Performance of Loblolly and Slash Pine Nursery Selections

Authors: Hatchell, Glyndon E.; Dorman, Keith W.; Langdon, O. Gordon

Source: Forest Science, Volume 18, Number 4, 1 December 1972 , pp. 308-313(6)

Publisher: Society of American Foresters

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Abstract:

Select loblolly pine seedlings averaging 126 percent taller than controls at planting were 10.8 ft or 45 percent taller than controls at age 10, and total stem-wood volume of the average selected tree was 3.4 times greater than controls. Select slash pine seedlings with an initial superiority of 104 percent over the controls were 5.2 ft or 20 percent taller than controls at age 10, and the total stem-wood volume of the average select tree was 1.8 times greater than controls. Select loblolly and slash trees had less within-plot variation in diameter and height at age 10 than did their controls. The control loblolly had more variation in height than did the control slash, but the selects of the two species had comparable variation. Select trees in comparison with controls did not show significant differences with respect to percent infection from fusiform rust, stem forking, cone production, or seedling survival, but select loblolly stems had significantly more sweep than control loblolly. Forest Sci. 18:308-313.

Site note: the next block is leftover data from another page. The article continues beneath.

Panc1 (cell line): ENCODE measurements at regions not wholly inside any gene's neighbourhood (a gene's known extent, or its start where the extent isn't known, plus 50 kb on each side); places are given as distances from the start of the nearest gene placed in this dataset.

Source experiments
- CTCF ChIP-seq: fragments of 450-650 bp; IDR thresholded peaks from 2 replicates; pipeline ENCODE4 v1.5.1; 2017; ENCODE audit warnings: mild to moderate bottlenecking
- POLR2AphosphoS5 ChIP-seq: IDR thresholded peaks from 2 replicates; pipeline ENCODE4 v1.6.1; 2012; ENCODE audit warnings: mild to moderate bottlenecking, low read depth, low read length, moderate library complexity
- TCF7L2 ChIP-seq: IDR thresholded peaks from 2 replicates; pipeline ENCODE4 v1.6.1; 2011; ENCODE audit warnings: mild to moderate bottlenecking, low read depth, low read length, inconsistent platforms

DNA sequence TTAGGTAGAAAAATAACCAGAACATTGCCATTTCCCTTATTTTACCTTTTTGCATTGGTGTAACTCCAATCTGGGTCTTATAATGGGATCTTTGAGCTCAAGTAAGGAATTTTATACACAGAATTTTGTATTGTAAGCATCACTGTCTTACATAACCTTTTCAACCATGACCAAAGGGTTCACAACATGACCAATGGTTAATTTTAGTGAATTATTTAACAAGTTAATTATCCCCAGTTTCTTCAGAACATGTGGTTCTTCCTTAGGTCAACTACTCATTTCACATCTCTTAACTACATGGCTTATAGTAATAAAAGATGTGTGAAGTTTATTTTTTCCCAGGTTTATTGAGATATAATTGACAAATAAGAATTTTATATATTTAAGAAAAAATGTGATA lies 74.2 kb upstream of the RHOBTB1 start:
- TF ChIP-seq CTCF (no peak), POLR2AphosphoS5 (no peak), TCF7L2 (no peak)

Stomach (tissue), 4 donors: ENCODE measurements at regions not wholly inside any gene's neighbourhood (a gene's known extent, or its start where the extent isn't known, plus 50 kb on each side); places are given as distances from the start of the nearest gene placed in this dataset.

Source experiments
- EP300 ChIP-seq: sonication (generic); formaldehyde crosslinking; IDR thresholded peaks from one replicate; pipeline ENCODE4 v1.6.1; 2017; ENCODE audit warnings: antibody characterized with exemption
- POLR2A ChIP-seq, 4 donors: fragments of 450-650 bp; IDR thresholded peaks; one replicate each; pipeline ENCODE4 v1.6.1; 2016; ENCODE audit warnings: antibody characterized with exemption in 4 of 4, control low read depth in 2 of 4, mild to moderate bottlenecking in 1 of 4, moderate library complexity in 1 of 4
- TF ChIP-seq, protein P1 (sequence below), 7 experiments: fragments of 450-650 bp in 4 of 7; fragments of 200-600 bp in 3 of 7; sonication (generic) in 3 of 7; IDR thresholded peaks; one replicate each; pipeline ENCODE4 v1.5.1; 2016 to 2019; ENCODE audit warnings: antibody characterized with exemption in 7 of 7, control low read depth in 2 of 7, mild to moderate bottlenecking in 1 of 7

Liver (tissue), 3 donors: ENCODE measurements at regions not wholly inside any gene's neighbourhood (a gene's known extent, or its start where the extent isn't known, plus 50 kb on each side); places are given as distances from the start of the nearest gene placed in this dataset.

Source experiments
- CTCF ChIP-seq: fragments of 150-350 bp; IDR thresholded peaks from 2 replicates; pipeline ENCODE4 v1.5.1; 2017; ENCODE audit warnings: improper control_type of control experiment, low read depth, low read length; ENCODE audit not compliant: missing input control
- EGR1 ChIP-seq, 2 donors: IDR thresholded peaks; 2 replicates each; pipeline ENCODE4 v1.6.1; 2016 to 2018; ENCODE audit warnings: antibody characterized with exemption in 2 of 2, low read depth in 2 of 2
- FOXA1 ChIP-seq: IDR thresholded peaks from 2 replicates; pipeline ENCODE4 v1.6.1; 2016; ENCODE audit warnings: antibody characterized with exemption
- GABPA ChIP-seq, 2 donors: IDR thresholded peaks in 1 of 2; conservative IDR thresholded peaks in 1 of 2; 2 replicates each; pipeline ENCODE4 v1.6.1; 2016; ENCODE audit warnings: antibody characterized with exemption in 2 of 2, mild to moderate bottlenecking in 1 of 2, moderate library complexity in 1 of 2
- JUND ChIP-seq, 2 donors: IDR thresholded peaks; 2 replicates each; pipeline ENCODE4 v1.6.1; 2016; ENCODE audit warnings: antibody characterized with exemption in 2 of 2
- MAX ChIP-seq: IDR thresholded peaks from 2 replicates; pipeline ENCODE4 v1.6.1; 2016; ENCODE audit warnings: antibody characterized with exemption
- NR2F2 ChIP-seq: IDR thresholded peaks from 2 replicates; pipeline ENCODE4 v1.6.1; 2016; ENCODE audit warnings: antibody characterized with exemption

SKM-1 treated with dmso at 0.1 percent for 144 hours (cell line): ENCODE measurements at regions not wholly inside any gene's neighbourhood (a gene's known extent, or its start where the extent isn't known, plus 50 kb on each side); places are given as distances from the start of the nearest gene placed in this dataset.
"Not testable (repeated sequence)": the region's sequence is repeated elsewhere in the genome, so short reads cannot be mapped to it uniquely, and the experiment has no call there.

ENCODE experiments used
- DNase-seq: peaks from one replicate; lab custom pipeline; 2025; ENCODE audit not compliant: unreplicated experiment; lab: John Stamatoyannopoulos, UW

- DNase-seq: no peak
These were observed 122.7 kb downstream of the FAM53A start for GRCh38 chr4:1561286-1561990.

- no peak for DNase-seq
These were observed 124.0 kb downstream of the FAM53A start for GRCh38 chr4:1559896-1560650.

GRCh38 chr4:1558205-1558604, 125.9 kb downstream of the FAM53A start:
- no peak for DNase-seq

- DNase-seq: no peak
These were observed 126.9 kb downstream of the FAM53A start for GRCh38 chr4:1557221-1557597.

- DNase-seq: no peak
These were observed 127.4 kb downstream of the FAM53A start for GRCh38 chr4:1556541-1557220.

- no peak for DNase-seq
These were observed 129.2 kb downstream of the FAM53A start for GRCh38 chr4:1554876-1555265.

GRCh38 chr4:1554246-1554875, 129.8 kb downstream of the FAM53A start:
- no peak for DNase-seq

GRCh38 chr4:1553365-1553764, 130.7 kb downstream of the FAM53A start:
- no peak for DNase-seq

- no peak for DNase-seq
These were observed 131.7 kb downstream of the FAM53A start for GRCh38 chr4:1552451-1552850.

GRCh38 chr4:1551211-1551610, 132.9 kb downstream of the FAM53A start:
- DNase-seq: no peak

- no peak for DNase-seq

Keywords: Cronartium fusiforme; Pinus elliottii; Pinus taeda; superior phenotype selection; tree breeding

Document Type: Journal Article

Affiliations: Principal Silviculturist, Southeastern Forest Experiment Station, Forest Service, USDA, Charleston, S. C.

Publication date: December 1, 1972

More about this publication?
  • Forest Science is a peer-reviewed journal publishing fundamental and applied research that explores all aspects of natural and social sciences as they apply to the function and management of the forested ecosystems of the world. Topics include silviculture, forest management, biometrics, economics, entomology & pathology, fire & fuels management, forest ecology, genetics & tree improvement, geospatial technologies, harvesting & utilization, landscape ecology, operations research, forest policy, physiology, recreation, social sciences, soils & hydrology, and wildlife management.
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